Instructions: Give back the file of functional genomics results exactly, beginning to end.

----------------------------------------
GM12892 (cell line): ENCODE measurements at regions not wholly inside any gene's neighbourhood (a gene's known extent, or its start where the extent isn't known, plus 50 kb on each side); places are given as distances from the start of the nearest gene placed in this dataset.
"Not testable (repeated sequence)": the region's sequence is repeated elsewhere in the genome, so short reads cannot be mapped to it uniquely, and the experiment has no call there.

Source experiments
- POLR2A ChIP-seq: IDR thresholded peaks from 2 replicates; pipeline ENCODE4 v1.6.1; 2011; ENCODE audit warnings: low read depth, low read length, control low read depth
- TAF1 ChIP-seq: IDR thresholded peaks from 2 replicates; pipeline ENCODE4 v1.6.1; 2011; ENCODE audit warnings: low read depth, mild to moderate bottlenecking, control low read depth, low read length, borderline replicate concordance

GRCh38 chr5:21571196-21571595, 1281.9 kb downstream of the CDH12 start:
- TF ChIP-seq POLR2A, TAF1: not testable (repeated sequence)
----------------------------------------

GM12892 (cell line): ENCODE measurements at regions not wholly inside any gene's neighbourhood (a gene's known extent, or its start where the extent isn't known, plus 50 kb on each side); places are given as distances from the start of the nearest gene placed in this dataset.
"Not testable (repeated sequence)": the region's sequence is repeated elsewhere in the genome, so short reads cannot be mapped to it uniquely, and the experiment has no call there.

Source experiments
- POLR2A ChIP-seq: IDR thresholded peaks from 2 replicates; pipeline ENCODE4 v1.6.1; 2011; ENCODE audit warnings: low read depth, low read length, control low read depth
- TAF1 ChIP-seq: IDR thresholded peaks from 2 replicates; pipeline ENCODE4 v1.6.1; 2011; ENCODE audit warnings: low read depth, mild to moderate bottlenecking, control low read depth, low read length, borderline replicate concordance

GRCh38 chr5:21571196-21571595, 1281.9 kb downstream of the CDH12 start:
- TF ChIP-seq POLR2A, TAF1: not testable (repeated sequence)